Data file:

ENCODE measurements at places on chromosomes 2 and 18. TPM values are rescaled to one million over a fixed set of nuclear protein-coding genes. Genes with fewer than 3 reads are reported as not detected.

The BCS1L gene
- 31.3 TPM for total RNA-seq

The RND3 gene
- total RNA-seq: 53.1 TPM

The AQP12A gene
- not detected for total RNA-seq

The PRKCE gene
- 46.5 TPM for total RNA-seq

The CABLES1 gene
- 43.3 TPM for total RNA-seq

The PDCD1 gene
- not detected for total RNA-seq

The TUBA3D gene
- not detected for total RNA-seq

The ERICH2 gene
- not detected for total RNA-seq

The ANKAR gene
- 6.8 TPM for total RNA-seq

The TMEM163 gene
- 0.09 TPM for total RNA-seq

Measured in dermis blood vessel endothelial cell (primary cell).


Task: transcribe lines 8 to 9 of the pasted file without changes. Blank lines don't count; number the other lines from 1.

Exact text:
The PRKCE gene
- 46.5 TPM for total RNA-seq